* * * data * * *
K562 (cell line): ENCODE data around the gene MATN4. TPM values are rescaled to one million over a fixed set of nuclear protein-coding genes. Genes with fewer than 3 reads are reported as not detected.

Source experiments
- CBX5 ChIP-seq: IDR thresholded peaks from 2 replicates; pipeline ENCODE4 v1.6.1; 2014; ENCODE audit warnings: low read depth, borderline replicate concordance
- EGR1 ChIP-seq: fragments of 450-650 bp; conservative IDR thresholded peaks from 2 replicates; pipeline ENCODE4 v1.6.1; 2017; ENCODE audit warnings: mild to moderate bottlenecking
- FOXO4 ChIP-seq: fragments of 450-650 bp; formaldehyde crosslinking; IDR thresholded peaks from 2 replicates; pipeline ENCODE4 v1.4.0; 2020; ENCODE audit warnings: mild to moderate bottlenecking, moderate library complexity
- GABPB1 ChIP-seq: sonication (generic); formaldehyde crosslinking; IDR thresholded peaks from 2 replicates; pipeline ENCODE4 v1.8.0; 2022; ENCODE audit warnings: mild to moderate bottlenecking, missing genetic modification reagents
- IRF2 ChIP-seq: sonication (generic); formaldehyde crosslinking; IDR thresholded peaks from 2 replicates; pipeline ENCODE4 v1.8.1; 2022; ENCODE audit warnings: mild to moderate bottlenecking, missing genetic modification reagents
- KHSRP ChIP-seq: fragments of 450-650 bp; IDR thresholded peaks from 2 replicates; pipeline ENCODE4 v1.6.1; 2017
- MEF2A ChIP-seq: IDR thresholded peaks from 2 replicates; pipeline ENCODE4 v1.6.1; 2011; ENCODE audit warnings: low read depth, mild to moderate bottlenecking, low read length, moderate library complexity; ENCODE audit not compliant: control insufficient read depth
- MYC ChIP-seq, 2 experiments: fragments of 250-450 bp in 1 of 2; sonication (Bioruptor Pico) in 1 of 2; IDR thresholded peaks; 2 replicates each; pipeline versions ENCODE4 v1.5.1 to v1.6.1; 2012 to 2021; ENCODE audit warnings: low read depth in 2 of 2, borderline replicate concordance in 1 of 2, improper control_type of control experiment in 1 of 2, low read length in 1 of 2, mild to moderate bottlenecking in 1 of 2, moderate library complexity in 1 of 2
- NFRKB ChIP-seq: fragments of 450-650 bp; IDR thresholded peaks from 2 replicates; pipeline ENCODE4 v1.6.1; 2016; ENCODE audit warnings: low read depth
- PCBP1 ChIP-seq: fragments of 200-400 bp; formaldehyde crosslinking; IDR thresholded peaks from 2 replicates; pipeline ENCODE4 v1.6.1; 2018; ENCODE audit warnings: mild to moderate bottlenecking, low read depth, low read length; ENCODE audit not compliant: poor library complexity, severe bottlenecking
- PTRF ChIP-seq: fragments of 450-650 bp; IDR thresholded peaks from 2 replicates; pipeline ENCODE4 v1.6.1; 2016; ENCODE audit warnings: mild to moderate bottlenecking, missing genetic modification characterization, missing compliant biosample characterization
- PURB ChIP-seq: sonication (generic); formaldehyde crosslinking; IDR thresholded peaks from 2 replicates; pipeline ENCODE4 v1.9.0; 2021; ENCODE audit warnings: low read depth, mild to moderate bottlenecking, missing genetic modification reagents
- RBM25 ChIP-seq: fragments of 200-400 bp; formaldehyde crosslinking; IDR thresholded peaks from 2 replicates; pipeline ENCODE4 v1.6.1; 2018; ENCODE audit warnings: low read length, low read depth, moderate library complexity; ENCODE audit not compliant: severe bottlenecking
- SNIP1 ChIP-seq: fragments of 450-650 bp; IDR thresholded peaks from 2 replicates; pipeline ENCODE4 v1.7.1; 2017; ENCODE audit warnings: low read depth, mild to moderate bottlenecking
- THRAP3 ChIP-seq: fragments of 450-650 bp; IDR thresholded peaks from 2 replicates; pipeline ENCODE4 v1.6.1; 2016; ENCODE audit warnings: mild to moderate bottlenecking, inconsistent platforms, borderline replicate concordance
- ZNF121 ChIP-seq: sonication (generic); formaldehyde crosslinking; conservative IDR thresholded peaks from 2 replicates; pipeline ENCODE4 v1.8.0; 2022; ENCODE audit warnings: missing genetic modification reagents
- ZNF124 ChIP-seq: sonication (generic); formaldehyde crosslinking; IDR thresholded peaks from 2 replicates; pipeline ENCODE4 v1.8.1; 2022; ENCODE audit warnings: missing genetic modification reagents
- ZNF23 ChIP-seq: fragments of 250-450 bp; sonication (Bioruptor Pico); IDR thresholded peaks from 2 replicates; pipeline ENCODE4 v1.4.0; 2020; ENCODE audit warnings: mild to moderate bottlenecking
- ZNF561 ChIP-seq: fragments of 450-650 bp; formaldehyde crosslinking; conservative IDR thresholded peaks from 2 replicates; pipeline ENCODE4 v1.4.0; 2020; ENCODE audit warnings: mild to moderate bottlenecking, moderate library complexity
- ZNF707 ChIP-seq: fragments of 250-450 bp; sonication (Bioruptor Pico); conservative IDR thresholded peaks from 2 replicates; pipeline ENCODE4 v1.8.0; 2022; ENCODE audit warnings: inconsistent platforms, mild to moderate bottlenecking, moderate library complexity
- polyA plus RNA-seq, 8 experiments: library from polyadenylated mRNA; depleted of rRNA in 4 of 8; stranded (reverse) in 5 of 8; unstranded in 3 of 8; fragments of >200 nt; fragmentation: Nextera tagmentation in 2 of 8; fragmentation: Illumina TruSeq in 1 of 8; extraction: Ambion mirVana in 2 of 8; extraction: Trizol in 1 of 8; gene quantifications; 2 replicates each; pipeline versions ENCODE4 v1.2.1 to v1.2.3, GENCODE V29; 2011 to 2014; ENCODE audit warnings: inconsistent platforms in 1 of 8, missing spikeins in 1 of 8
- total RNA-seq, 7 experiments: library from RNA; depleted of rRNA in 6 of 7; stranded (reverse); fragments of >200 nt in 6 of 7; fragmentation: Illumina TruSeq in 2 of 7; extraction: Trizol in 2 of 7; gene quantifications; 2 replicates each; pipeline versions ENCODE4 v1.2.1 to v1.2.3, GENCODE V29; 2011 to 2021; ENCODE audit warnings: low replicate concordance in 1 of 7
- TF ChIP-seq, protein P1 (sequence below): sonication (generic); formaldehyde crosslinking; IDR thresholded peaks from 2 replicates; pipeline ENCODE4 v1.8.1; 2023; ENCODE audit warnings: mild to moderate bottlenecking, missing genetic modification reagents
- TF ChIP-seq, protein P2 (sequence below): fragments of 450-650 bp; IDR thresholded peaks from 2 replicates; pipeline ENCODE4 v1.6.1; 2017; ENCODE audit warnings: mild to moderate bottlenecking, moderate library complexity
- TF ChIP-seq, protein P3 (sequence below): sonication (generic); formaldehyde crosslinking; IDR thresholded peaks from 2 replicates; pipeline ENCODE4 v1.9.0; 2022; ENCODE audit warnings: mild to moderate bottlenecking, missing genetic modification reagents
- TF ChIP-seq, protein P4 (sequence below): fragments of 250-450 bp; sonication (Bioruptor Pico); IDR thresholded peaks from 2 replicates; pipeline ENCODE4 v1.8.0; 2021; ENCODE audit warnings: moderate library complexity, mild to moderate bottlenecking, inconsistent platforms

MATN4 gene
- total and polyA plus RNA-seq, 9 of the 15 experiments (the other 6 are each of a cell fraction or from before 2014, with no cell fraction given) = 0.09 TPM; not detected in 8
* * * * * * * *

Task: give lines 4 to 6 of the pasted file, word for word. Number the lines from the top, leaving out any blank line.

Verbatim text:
- EGR1 ChIP-seq: fragments of 450-650 bp; conservative IDR thresholded peaks from 2 replicates; pipeline ENCODE4 v1.6.1; 2017; ENCODE audit warnings: mild to moderate bottlenecking
- FOXO4 ChIP-seq: fragments of 450-650 bp; formaldehyde crosslinking; IDR thresholded peaks from 2 replicates; pipeline ENCODE4 v1.4.0; 2020; ENCODE audit warnings: mild to moderate bottlenecking, moderate library complexity
- GABPB1 ChIP-seq: sonication (generic); formaldehyde crosslinking; IDR thresholded peaks from 2 replicates; pipeline ENCODE4 v1.8.0; 2022; ENCODE audit warnings: mild to moderate bottlenecking, missing genetic modification reagents